How Screaming, Calculating, and Silver Linings Can Strengthen Long-Term Earning Power

Woman sitting cross-legged on the floor meditating with laptop

It’s strange advice …

But being an emotional, controlling wreck is one of the best ways to support your writing career.

Now before you wrinkle your brow and glare at my words, let me tell you this advice comes from a top success figure in our industry.

He’s a master at proving the power of the flipped stereotype.

He regularly pushes comfort boundaries.

And companies add millions of dollars to their bottom lines thanks to his guidance.

So believe me when I say this is a time to listen and learn, because the effect it could have on your writing career might be dramatic.

The man in question is the remarkable Ted Capshaw, dubbed “Chief Success Officer” at AWAI.

Ted has worked with a large number of high-dollar companies, helping to lead and facilitate positive growth and a healthy corporate culture.

For the past five years, through AWAI, he’s been advising writers on the best paths forward to support their goals.

Which is why it seemed natural to turn to him for guidance on how to function in the midst of this new eerie world where we can’t even show our faces in public.

I asked him point-blank, How do we move forward?

How do we balance the stress, the fear, the uncertainty?

How do we acknowledge the dark realities of the present day … but also live on the bright side?

Here’s what Ted advised …

First: Scream, cry, then repeat. Meaning, you need to get emotional. As Ted told me, “I have been coaching people to experience these times fully.”

For a lot of us, that means quit trying to be strong when you just want to break down and cry.

Ted then added, “I haven’t talked to a single person who has not dealt with some level of stress, fear, or sadness in the past four months. I coach people to not only articulate those emotions but to allow space to let them fully realize themselves within you.”

If you’re wondering why this is so important, go and fetch a full soda can.

Shake it vigorously, and then open it.

The result is what happens when you leave your emotions locked down tight for too long with no release. Without “realizing them,” as Ted says.

What’s the best way to let those emotions out?

I prefer boxing gloves and a heavy bag. Or sobbing in front of a sappy movie.

You might do better with long walks, doing good deeds for others, or journaling every morning.

Regardless of how you do it, you’ve got to let those feelings out. Let yourself be a wreck in a safe space, where you can pick yourself back up off the floor.

Otherwise, at some point, you will explode.

Second: Calculate your every move. In other words, control what you can. “This alone,” says Ted, “brings a level of certainty back into our lives.”

It starts with accepting the diamond-hard truth that there’s a lot we can’t control … like when our kids will go back to school or when we’ll be able to walk into a diner, unmasked and with a large group of friends.

Instead, you turn to what you can control, like waking up an hour earlier each morning.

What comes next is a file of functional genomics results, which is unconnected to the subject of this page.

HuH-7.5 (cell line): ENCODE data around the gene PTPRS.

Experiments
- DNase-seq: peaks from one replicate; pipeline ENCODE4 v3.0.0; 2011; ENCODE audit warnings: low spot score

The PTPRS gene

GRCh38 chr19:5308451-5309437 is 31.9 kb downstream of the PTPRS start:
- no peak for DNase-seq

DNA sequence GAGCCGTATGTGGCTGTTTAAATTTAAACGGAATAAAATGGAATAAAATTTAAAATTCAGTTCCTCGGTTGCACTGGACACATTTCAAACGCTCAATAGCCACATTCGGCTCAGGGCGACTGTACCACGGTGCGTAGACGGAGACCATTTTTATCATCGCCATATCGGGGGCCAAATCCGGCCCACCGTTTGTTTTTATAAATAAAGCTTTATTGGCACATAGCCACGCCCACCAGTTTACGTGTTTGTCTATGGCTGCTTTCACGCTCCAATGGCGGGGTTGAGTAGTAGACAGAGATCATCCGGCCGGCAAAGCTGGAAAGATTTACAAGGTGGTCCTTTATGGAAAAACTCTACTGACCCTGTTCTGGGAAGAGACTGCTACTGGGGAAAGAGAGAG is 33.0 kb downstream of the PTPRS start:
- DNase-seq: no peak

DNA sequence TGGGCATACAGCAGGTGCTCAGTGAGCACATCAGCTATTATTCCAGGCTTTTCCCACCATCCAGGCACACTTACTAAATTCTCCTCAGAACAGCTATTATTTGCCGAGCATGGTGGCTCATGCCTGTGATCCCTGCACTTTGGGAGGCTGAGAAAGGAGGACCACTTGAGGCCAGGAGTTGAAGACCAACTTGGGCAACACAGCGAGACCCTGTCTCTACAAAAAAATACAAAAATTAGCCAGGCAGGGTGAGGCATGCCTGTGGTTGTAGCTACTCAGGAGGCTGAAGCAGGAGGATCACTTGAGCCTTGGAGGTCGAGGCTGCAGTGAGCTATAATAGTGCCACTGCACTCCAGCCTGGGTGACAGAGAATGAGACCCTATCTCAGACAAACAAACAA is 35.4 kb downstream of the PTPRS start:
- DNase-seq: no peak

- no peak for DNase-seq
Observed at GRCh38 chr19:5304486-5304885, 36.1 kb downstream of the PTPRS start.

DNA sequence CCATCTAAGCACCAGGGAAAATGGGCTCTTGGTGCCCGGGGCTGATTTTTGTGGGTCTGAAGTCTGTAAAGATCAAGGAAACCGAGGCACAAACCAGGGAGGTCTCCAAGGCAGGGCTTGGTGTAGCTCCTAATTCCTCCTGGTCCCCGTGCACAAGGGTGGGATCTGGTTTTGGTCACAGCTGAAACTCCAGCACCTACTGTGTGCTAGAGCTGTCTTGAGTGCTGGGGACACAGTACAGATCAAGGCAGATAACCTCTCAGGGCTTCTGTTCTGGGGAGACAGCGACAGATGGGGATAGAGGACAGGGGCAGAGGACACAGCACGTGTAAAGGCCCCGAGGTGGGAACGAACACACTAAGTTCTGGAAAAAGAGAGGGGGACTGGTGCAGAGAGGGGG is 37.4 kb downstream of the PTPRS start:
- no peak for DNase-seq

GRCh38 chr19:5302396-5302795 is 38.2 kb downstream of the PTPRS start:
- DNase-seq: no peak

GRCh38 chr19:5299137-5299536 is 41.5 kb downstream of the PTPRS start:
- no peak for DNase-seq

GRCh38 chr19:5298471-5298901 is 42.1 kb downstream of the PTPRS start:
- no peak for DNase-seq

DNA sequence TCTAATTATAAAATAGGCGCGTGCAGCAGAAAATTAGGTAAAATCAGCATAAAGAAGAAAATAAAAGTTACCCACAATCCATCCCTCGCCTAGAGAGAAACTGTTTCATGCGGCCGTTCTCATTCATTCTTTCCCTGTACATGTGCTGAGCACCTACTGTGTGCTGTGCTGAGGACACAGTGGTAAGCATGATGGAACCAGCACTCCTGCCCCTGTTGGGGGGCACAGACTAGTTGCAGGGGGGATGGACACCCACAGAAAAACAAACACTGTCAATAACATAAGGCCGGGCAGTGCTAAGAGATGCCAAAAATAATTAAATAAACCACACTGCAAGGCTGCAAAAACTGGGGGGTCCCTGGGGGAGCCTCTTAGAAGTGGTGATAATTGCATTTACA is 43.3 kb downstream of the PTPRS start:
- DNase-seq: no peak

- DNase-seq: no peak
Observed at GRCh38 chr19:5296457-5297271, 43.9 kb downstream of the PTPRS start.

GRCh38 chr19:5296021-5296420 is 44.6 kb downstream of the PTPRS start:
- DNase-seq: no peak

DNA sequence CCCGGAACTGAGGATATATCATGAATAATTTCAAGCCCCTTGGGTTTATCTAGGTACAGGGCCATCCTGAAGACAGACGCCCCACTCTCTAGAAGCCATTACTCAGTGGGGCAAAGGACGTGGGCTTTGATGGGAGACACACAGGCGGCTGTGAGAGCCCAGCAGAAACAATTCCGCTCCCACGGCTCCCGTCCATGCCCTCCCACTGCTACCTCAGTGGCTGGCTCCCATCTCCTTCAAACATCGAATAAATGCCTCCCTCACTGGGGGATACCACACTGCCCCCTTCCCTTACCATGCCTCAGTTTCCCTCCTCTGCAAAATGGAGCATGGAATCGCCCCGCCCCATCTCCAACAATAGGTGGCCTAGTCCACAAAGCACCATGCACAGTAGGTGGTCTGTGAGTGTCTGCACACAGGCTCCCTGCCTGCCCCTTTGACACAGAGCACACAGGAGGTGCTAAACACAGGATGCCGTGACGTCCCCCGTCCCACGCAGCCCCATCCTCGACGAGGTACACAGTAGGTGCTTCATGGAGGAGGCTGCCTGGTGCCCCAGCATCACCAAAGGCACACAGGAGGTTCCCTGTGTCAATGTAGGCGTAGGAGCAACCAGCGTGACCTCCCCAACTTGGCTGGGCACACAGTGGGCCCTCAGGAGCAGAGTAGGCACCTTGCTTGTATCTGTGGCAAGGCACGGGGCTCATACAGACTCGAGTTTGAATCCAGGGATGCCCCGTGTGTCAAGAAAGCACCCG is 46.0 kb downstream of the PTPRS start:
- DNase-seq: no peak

Eating and exercising to fuel your brain.

How long you free-write for each day.

How many pages from that new writing program you knock out each week.

All these steps build up your writing muscles, so when we are free to roam and meet you’ll be finely-tuned for writing success “ahead of the recovery curve,” as Ted put it.

Third: Move toward Comus. The origin of the phrase “silver lining” appears to come from John Milton’s 1634 poem, titled Comus. It includes the line, "Was I deceived? or did a sable cloud/Turn forth her silver lining on the night?"

This is the point where Ted advises us all to look for the silver linings of what we’re learning and experiencing.

For me, the absence of running around helter-skelter to kid activities and conferences has brought a sense of calm where I laugh and play more. Ted says that acknowledging these things could change the trajectory of our lives … but it starts with not letting yourself go back to “normal” when the chance finally comes.

Taking these steps … acknowledging our emotions, accepting their wreckage, controlling what we can, and then finding the rays of hope, is how we accelerate our writing careers at this point.

You have the choice to sit on the sidelines and sulk. (I know I want to on most days.)

But you also have the opportunity to prime your writing business right now, to fine-tune your skills, and to lay an unshakeable foundation of connection and knowledge so that once life goes back to normal, however that looks, you will be ahead of the curve, already out in front, earning and returning to the freedom dream that brought you here.

For my full interview with Ted Capshaw, I invite you to read the August issue of Barefoot Writer magazine by clicking here.

If you don’t yet have access through Barefoot Writer Club membership, click here to get entry.

In the meantime, cheers to our mutual emotional wreckage and budding control.

Need more resources to move forward? Check out these free Inside AWAI webinars:

Do you have any questions about getting started? Tell us about it in the comments.

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Published: August 17, 2020

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